Under a different set of circumstances, Nadya Suleman might be a cause celebre for the antiabortion movement.
She believes in large families.
She says life begins at conception.
She declined to selectively reduce her offspring after she got pregnant with eight babies.
She had all of her frozen embryos implanted because "they were lives," Suleman said this week in an interview broadcast repeatedly on the Internet and television.
Despite her staunch views, she has prompted a swift and virulent public backlash and has rendered antiabortion activists silent.
Suleman, 33, is complicated, they say.
For starters, she had six children already. She's single, unemployed, lives with her mother and receives government aid.
The circus around Suleman seems unending with new story lines nearly every day. Although seemingly captivated by the family, the American public has not embraced Suleman.
"It's the exceeding of the limits of generosity that I think this case exemplifies just as with the banks or the automotive companies," said Dell deChant, associate chairman of the Religious Studies Department at the University of South Florida in Tampa.
He finds the religious community's relative silence telling.
"Because they are not out there right now in a public way raising their rhetorical banner, it's just telling me that they're being cautious."
And there's another twist.
Suleman conceived her children through in vitro fertilization, a procedure that has divided the antiabortion community for years.
Ron Stoddart, executive director for Nightlight Christian Adoptions in California, believes some groups have been reluctant to put their rift on national display by taking on Suleman.
"They don't want to draw a line in the sand there," he said.
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The Catholic Church stands at the forefront of the antiabortion movement. Its stances are concrete: Sex before marriage is wrong. Abortion should never be an option. And IVF goes against God's plan for procreation.
In a typical procedure, some embryos go unused and are discarded.
To Catholics, this is akin to taking a life.
The Rev. Len Plazewski, head of vocations for the Diocese of St. Petersburg, said Catholics are not rallying around Suleman for good reason.
"Just because we don't believe in artificial birth control doesn't mean that you have to have as many children as you are physiologically able to have," he said. "Human beings are not just baby factories."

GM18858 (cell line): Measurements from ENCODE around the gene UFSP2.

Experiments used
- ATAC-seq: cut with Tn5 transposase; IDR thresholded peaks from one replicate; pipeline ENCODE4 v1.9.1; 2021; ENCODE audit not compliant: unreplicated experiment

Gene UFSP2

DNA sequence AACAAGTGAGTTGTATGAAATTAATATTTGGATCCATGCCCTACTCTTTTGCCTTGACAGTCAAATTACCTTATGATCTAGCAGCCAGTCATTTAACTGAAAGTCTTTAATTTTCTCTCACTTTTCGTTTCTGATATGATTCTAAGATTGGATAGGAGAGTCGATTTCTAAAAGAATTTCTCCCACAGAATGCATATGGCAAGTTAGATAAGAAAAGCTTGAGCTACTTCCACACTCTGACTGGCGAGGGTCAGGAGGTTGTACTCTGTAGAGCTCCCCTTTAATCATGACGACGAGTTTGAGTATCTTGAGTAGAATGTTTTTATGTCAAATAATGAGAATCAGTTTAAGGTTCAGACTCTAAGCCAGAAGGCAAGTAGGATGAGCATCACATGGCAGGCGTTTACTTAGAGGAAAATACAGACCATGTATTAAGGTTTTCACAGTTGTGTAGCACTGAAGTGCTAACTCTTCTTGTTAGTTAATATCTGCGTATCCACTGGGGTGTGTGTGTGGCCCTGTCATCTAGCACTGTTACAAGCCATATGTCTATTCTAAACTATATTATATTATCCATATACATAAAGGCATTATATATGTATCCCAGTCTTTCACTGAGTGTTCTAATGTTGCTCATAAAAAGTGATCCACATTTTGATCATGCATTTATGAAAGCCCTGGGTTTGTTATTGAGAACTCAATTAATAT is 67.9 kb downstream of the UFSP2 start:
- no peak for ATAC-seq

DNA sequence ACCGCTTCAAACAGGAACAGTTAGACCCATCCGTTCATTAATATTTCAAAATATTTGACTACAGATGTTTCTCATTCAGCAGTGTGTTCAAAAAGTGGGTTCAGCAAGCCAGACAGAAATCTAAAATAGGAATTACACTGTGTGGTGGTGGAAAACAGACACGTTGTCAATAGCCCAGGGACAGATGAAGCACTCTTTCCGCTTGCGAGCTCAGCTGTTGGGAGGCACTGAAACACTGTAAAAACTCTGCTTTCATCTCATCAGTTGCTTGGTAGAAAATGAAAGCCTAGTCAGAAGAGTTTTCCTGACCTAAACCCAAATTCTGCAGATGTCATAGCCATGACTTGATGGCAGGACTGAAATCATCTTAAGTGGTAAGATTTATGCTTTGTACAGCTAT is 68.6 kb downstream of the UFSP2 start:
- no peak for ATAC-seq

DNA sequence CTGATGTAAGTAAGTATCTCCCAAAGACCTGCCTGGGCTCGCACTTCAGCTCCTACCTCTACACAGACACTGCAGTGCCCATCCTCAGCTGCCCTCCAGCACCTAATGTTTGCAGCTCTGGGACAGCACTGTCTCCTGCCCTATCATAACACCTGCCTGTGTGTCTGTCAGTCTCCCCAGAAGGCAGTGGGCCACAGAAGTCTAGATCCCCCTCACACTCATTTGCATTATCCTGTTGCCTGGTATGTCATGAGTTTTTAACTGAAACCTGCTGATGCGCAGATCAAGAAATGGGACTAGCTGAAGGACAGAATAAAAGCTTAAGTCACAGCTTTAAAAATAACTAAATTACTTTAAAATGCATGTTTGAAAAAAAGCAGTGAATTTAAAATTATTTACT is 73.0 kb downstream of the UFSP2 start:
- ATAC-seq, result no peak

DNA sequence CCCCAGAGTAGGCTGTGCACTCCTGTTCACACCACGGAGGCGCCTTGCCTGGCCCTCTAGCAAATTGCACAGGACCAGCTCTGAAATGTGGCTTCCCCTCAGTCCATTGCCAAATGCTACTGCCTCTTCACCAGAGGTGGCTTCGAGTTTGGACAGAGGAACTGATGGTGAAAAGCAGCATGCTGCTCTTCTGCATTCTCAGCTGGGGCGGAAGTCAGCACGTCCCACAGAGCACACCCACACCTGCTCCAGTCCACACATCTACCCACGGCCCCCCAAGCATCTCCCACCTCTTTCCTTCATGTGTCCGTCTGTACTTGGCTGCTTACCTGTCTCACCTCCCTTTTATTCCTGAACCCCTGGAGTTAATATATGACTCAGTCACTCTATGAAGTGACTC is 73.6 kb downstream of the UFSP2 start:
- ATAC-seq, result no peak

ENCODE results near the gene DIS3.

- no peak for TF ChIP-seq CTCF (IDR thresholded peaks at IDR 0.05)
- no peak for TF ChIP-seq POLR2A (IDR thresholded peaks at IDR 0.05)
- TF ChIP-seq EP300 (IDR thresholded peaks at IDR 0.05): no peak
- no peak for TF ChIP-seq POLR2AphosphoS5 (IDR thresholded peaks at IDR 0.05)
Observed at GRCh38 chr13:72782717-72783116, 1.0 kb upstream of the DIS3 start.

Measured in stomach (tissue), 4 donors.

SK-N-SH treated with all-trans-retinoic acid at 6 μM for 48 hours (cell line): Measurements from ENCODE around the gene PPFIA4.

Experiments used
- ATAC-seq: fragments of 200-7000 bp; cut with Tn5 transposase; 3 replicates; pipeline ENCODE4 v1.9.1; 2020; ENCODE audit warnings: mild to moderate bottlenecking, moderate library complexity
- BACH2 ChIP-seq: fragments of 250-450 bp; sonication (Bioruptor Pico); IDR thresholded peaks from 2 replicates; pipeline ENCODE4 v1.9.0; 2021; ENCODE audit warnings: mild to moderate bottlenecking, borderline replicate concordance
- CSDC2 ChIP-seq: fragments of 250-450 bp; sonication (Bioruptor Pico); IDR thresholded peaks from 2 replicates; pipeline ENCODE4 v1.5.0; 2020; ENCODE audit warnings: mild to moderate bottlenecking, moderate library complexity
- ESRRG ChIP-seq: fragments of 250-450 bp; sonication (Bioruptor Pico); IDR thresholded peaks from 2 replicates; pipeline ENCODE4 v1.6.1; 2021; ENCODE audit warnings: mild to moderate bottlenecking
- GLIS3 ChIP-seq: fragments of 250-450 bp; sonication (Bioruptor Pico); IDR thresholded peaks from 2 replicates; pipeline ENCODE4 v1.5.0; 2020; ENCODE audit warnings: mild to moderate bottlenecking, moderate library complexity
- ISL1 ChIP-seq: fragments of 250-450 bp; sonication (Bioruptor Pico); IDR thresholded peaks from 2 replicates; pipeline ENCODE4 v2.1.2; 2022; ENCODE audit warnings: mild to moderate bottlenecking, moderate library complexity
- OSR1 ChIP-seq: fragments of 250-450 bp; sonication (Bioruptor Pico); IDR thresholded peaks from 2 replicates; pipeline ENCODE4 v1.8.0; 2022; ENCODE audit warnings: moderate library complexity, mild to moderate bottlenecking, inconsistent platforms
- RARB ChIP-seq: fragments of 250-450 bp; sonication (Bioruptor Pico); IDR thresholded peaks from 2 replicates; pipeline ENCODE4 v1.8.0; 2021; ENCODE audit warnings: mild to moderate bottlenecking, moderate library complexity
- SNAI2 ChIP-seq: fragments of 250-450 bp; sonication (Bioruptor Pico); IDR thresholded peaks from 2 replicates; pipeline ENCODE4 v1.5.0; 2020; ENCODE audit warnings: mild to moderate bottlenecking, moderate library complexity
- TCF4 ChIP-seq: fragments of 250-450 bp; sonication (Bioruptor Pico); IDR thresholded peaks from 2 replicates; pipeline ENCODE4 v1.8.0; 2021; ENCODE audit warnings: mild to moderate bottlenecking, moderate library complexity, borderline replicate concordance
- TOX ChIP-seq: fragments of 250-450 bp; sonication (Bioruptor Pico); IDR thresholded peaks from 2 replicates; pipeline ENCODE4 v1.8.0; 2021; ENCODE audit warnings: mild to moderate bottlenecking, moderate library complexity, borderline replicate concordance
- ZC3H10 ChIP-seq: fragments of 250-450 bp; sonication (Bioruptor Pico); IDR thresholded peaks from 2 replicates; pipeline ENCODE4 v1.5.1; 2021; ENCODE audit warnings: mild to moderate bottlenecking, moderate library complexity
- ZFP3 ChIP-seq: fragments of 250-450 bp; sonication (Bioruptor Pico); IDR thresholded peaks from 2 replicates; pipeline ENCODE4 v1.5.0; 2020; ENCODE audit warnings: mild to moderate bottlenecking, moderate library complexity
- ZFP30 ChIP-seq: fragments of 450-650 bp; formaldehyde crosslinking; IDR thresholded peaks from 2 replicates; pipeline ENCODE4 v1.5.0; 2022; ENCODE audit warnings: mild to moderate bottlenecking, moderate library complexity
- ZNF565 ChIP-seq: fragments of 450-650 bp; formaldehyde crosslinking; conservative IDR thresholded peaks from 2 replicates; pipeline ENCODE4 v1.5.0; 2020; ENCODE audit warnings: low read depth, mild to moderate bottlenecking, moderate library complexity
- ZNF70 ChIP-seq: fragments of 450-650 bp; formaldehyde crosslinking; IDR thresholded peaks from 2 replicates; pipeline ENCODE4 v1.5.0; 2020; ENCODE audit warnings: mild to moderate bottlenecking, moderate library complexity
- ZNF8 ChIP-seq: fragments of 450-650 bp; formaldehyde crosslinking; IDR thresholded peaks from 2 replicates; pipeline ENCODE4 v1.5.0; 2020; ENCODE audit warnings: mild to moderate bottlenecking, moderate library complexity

While other Christian profamily groups take softer stances on IVF, they don't advocate it either.
Focus on the Family steers infertile couples toward the adoption of children or, as a last resort, embryos.
But Suleman already had used IVF by the time she gained national notoriety. So like many antiabortion groups, Focus turned its attention to an industry it says needs regulations.
"Implanting eight embryos is just an irresponsible use of that biotechnology," said Carrie Gordon Earll. a Focus spokeswoman. "We applaud her decision not to terminate any of those, and we applaud her desire to give life to those embryos that were frozen. There were other ways that could happen, and we regret that either she wasn't aware of those options or didn't heed them."
At the adoption service, Stoddart contemplated sending out a news release suggesting Suleman should have put her unused frozen embryos up for adoption, but he ultimately decided it would have been self-serving.
Antiabortion bloggers have not shown the same kind of restraint.
"She manufactured this situation," said Rhonda Robinson, a newspaper columnist and blogger in central Illinois who contributes to Momsintheright.com. "Her pro-life stance that these children shouldn't be destroyed is laudable. But on the other hand, she created the crisis."
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If anyone knows what Suleman faces it's Karoline Byler.
In 2007, the Wesley Chapel mother gave birth to sextuplets. A Roman Catholic, she had hormone shots and did not use IVF.
Byler, 30, also doesn't believe in selective reduction.
Still, she watches Suleman in disbelief.
"I believe she shouldn't have done it in the first place," said Byler, who also has a 5-year-old. "I think that was completely irresponsible of her."
Byler does know one thing: Suleman will need help.
Two weeks ago, the Christian group Angels In Waiting offered to raise money to provide 24-hour care for the babies and a house. The California agency assists medically fragile foster care infants and children.
The group is represented by feminist lawyer Gloria Allred. In an e-mail, she said Suleman failed to respond by a deadline, essentially turning down the offer.
According to the agency's staff, Suleman had voiced concern that the agency would not allow a reality television crew into the new home, fearing the babies' health would be endangered.
The babies continue to improve in the hospital. But Allred has asked Los Angeles child welfare services to make sure their mother can take care of them once they are released.
Byler doesn't understand Suleman.
"I wouldn't have turned down any help. I had Girl Scout troops come and help me with the kids," Byler said. "To be frank, I think she's an attention whore."
She worries about the octuplets.
"I have lived this life," Byler said. "… I can tell you, those children are in my prayers."
Times researcher John Martin contributed to this report. Sherri Day can be reached at firstname.lastname@example.org or (813) 226-3405.